The California legislature, in what is believed to be the first instance of its kind in the nation, has enacted a law specifically addressed to the statute of limitations for actions by wrongfully-convicted persons against their attorneys. When proof of innocence is an element of the claim, the new law sets the time limit at two years from the date of post-conviction exoneration. Go to the Ethical Quandary blog for more information.

South Carolina rejects consumer expectations test in product defect cases

In an opinion filed on Monday, the South Carolina Supreme Court adopted the risk-utility test for design defect cases, rejecting use of a consumer expectations test. Under the risk-utility test, the court held that the plaintiff was required to present evidence of a reasonable alternative design that would have prevented the product from being unreasonably dangerous. What this means is that South Carolina has now become one of the few states to have adopted the views of the Restatement third on this issue. Thanks to the TortsProf blog for the information and link.

Tuesday, August 10, 2010

Medical malpractice news and comments

The Wall Street Journal's Health blog has published a report on a new study, carried out by the nonpartisan Society of Actuaries, that estimates the medical costs of medical errors at $19.5 billion annually in the United States. The report is available here. Thanks to the Boston Personal Injury Lawyer Blog for the information. For another comment on the report go to the PopTort blog, which also has a separate comment on other aspects of the med mal reform debate here. UPDATE (8/13/10): has a story on the report here.

FDA to decide whether to pull Meridia off the market is reporting today that an FDA advisory panel will look at the side effects of Meridia, Abbott Laboratories’ weight loss drug, and recommend whether the drug should be pulled from the market. Go here for more on the story.

SC Ct of Appeals rejects pre-impact fear claim

All states recognize the right of a person's estate to recover some claims under "survival statutes." These statutes typically hold that some claims survive the death of the victim and can be claimed by the estate. And, again, typically, the claims are for the damages suffered by the decedent between the time of the accident and the time of death. There is some debate, however, as to whether courts should recognize claims for the value of the fear suffered by the victim in the moments just prior to his or her death in cases where death happens at the time of the accident. I have no problem believing that there is no question that the victim suffers emotional distress at realizing they are just about to die; but courts have debated whether that injury is one for which the law should recognize a remedy, at least in cases where that emotion lasts only for a few seconds or minutes. The blog Abnormal Use reported a couple of days ago on the most recent decision on the subject. In a short, but interesting post (available here), it reports that the South Carolina Court of Appeals has held that personal representatives of a victim cannot recover damages for the last few seconds of life when their decedent knew for a fact that they would die. The case is called Rutland v. South Carolina Dep't of Transp., (S.C. App. Aug. 4, 2010). I hope the case is appealed to the state's Supreme Court. This is not a common issue and it will be interesting to know what the state Supreme Court finally decides.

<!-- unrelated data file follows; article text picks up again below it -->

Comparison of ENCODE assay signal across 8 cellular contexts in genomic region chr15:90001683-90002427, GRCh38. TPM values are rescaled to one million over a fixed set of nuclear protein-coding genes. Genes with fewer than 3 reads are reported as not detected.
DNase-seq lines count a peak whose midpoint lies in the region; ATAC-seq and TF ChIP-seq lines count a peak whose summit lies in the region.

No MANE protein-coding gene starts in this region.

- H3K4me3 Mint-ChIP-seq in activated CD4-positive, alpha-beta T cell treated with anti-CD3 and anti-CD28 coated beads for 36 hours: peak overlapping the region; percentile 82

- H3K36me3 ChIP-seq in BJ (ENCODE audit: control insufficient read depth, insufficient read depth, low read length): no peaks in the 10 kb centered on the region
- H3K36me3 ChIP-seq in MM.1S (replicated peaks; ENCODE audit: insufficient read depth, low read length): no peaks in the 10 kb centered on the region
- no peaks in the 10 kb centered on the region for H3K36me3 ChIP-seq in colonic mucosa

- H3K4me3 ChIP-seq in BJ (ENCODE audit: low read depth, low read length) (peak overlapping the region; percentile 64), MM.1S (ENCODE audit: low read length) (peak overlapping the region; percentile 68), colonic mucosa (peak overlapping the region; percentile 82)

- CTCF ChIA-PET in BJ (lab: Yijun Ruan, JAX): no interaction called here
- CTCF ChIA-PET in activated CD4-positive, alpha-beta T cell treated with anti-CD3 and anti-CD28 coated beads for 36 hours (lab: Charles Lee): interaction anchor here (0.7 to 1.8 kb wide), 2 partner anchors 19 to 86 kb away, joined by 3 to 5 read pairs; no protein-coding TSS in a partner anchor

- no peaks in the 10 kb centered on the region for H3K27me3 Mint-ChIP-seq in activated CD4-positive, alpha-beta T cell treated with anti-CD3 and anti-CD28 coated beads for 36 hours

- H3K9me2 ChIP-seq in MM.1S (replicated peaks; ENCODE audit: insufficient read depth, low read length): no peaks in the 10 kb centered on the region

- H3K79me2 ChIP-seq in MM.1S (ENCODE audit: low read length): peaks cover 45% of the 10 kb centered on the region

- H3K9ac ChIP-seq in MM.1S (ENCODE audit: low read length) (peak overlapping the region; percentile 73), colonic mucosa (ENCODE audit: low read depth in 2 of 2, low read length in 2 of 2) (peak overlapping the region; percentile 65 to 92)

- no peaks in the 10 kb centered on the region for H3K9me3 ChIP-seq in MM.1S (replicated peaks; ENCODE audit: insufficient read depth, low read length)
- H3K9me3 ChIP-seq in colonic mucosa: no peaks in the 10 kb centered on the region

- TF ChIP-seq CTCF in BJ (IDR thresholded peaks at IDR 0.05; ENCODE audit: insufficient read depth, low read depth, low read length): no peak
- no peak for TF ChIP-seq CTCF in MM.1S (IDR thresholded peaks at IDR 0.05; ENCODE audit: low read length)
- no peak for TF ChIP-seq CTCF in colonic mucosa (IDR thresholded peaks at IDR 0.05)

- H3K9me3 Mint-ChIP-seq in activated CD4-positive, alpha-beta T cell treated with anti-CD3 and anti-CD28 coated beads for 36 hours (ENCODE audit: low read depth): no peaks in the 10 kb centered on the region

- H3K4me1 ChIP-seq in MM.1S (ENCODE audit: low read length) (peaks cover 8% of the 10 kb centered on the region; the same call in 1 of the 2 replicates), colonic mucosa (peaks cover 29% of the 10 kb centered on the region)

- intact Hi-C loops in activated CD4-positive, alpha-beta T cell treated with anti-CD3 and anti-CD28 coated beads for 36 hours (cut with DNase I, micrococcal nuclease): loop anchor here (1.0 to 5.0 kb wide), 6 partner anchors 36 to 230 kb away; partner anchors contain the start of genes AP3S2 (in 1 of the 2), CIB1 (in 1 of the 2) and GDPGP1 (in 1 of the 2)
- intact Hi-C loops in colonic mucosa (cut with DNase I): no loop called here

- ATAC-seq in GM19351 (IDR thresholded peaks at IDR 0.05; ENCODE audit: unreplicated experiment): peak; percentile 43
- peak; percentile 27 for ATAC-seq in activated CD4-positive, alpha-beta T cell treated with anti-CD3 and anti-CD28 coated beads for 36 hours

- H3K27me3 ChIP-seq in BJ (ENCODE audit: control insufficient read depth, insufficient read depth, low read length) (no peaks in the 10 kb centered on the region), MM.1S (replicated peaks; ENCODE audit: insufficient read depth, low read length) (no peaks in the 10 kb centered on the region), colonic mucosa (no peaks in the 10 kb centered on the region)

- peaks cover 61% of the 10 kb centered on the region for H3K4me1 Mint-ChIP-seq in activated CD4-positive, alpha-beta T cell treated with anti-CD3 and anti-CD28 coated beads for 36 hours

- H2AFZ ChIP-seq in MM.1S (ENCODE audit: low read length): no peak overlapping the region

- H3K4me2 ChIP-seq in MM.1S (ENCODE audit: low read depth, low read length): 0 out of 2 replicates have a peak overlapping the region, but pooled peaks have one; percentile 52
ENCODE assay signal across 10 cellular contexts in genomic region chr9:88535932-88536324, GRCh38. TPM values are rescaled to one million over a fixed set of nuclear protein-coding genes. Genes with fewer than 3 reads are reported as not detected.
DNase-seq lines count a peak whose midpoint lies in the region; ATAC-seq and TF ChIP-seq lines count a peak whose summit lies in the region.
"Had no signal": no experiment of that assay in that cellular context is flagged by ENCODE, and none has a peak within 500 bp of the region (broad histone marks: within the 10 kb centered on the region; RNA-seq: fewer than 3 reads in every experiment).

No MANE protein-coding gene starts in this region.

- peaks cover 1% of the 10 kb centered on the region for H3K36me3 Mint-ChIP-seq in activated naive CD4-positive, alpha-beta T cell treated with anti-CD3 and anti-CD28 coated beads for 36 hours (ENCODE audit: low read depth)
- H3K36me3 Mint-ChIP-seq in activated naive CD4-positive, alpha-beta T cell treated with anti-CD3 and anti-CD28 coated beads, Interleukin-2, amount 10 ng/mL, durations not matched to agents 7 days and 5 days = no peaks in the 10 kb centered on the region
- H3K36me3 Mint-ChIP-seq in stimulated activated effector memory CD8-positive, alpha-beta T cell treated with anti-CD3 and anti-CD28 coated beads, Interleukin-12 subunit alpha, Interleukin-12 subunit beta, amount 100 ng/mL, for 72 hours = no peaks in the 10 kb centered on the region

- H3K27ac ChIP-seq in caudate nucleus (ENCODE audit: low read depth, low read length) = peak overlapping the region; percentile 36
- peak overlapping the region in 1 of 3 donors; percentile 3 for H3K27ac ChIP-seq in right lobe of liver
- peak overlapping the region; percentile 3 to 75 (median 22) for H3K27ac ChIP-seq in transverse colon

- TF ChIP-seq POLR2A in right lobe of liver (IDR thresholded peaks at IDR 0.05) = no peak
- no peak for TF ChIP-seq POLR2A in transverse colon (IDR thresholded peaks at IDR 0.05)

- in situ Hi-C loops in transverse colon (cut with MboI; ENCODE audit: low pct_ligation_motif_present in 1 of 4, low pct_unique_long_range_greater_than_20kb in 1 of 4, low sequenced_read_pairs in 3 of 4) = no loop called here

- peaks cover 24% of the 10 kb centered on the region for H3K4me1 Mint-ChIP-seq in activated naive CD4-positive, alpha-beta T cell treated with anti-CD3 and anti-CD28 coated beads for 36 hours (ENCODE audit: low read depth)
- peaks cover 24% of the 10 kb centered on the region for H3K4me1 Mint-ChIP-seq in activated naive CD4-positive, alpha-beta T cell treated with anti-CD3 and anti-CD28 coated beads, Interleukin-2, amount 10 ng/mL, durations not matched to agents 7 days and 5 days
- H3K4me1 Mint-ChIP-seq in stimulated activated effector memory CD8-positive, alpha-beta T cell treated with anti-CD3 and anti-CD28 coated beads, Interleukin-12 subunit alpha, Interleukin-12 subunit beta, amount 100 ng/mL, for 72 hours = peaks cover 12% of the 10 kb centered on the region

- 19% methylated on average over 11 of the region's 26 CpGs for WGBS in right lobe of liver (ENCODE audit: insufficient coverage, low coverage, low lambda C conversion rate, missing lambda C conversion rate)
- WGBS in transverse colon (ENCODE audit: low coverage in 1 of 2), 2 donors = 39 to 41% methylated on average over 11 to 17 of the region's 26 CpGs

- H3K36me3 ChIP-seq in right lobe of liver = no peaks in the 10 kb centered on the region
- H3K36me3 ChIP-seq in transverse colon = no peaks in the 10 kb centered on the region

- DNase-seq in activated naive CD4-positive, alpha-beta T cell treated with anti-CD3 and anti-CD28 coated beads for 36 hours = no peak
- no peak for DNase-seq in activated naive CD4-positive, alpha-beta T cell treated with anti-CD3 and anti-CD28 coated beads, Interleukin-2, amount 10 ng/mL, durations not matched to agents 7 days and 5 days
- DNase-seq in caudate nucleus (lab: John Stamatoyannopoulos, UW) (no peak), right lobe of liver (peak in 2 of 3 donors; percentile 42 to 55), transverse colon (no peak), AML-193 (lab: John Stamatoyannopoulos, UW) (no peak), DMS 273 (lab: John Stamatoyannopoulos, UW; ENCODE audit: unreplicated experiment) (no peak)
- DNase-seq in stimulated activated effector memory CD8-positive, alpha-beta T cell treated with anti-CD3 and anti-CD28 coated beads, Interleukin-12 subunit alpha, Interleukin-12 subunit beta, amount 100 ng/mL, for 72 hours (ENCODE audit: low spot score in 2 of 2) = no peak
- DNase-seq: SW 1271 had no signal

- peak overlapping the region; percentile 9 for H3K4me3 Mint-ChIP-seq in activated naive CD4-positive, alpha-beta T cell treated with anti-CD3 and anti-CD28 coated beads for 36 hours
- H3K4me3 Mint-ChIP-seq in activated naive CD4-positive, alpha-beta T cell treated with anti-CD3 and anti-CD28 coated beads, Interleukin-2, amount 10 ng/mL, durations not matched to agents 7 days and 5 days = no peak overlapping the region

More settlement news

Following up on the story from a few days ago, Pharmalot is reporting that AstraZeneca is moving closer to resolving the large number of lawsuits filed in the US over claims that the risks of its Seroquel antipsychotic were not properly disclosed. In the latest disclosure, AstraZeneca has agreed to pay about $198 million to settle 17,500, or roughly two-thirds of the outstanding lawsuits. Go here for the full story. also has more on the story here.

Friday, August 6, 2010

$10.5 million verdict reversed

A $10.5 million verdict awarded in an Accutane lawsuit over inflammatory bowel disease has been reversed by a New Jersey appeals court, which ruled that Roche was wrongly prohibited from introducing evidence to the jury about the number of individuals who have used the popular acne medication over the years. For more on the story go to, Drug and Device Law blog, and Pharmalot.

Settlement notes

According to a report this week by Bloomberg News, AstraZeneca has agreed to pay around $55 million in Seroquel settlements so far as part of court ordered mediation, and the drug maker is attempting to settle cases with an average payout of about $10,000 each. Story here. GlaxoSmithKline has indicated that most of the zinc poisoning lawsuits over their Super Poligrip denture cream are being settled with consumers. Story here. Volkswagen, Audi Owners to Share in $69 Million Settlement of Design-Defect Suit. Story here.

NJ Court holds gym waiver is express assumption of the risk

Law students familiar with the Prosser textbook will remember the case it uses to illustrate the defense of express assumption of the risk involves a waiver of liability signed by a member of a gym. It is not unusual for courts to validate these waivers which provide immunity to the gym. The NJ Supreme Court has added another decision on the topic. It ruled today that the former Powerhouse Gym in Brick Township was not liable for injury after a member injured herself on a faulty bicycle because she had signed a waiver of liability. Go here for the full story.
Not all cases have held the same way though. Here is a note on an older case that held a waiver was contrary to public policy.

For a short critical comment on the validity of these type of waivers go here.

Thursday, August 5, 2010

New law in Connecticut requires mediation in med mal cases

A new law in Connecticut became effective July 1 which calls for judges in the judicial district where a med-mal case is filed to refer the matter to a 120-day period of mediation or to another form of alternative dispute resolution. Reportedly, so far the apparent consensus is that the new law may take smaller cases off the litigation track, but won't resolve big-ticket cases that require the opinions of experts and extensive discovery. Go here for the full story.